The fund obliges with retirement fund legislation. It is more suitable as stand- alone retirement fund which specifically required regulation 28 compliance. The fund performance can be clearly understood from the table below.

On studying the 5 year rolling of old mutual Albaraka equity fund, it is known that there is very noticeable fluctuation in the percentage of the performance. Initially there is a gradual increase in the performance up to 40%. And suddenly a drastic decrease to 5% is noticed within few days of the same month. But the performance is gaining its steady state in the recent days. However past performance has no influence on the future performances.

The risk statistics and fund return can be explained from the table below
7. Sharia Compliance
Investments made in harmony with the Islamic Principles are called Shariah-compliant. The three Islamic principal rules that need to be strictly adhered when analysing an investment from the point of view of Shariah permissibility.
The first is the absence of interest (riba) in the investment
Islam has completely prohibited the interest (riba). Islamic principle says that it unacceptable to make money on the interest from the money lent to the borrower. The prevention is bilateral, which means the borrower cannot pay money and the lender cannot receive money.
However Shariah compliance does not proscribe from making from the interest on the capital only when the lender is willing to share the risks in the productive firm. Thus it is concluded that whenever capital is lent than investing, riba (interest) is the return than that of the profit.
The second is the potential for ”’unethical concerns”’ in the investment mix
The list followed here is the benchmark promoted by the Muslim scholars as unacceptable investment under Shariah.
i) Alcohol Production firm exclusive for Brewers or distillers.
ii) Banks involved in the interest generation.
iii) Gambling.
iv) Pornography Manufacturers and firms involved in pornographic activity.
v) Tobacco Manufacturers.
vi) Ancillary Activity are activities completely prohibited for investments under Shariah compliance.
The final area relates to the nature of the contract between the parties involved.
The third and the final rule is the evaluation of the transparency and validity of the contract. The investment contract is put in words to ovoid dispute. In addition, clear guidelines are also provided that ensures the terms and conditions are described in detail to alleviate any difference of opinion that might rise in future. Any contract that fails to mention the key points such as subject matter, delivery date price etc. in a manner that may raise dispute between the parties is subjected containing gharar and becomes void infront of sharian compliance.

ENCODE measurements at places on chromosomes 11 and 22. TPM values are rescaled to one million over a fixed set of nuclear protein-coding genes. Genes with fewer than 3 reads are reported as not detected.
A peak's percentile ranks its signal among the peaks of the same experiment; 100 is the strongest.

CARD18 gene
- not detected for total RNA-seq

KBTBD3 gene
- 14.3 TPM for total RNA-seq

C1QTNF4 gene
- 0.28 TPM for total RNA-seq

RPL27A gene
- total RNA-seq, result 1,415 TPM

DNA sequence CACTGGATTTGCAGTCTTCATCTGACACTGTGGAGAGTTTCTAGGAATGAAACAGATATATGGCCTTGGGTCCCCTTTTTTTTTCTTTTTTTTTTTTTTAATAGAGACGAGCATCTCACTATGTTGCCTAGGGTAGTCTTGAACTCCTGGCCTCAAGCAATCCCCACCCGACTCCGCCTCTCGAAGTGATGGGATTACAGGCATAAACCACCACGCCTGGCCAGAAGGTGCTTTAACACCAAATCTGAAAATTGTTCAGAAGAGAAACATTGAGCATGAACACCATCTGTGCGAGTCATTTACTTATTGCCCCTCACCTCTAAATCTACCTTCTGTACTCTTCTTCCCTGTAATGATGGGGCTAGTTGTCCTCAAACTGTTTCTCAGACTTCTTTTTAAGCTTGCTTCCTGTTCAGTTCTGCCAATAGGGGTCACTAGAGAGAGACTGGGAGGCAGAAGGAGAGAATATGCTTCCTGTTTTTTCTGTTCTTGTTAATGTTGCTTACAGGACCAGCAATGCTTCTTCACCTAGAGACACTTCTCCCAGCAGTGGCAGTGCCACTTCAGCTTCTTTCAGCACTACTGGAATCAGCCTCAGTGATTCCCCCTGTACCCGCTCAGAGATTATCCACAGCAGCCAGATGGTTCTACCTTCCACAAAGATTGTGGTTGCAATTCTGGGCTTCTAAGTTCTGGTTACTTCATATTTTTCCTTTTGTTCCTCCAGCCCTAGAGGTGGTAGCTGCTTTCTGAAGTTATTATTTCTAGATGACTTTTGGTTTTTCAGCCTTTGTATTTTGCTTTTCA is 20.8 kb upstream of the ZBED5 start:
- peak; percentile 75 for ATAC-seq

8. Governance

Corporate governance in Islamic banking is analysed from the context of conventional baking systems in the market. For instance, market disciple, a role that been in the serious discussion exerted by the bank shareholders and the depositors explains the constrain risk taken by the bank management. It is of interest to know that analysis reveal that stockholders in banks play a key role in the corporate governance, in particular the banks in Germany and other countries where universal banking structure follows the traditional system.
In contrast, only few studies are reported regarding the governance structures, in spite of rapid expansion of the Islamic banking since 1970”’s and their worldwide presence in financial markets. In number, 180financial institutions follow the Islamic principal in banking and financing sectors. These financial structure comprises most of the Muslim countries including North America, Europe and few other offshore areas. Western banks are of keen interest in implementing the Islamic principles of which Citi Islamic Investment bank, a subsidiary of Citicorp, is to be mentioned.
As aforementioned, Islamic banking is the arrived from the roots of conventional banking. From Corporate governance perspective it incorporates exciting characteristics from equity contribution, profit and loss management from the Islamic banking. Islamic law permits the use of funds from the capital investment because it has prohibited the interest from the money lent. The depositors are also given share in profits based on the agreements in which the risk factor is assumed. In conventional banking system a lender and borrower relationship is maintained unlike which in Islamic banking the banks serves a partner to the depositor and as well the entrepreneur on the other side where the funds are productive in direct investment.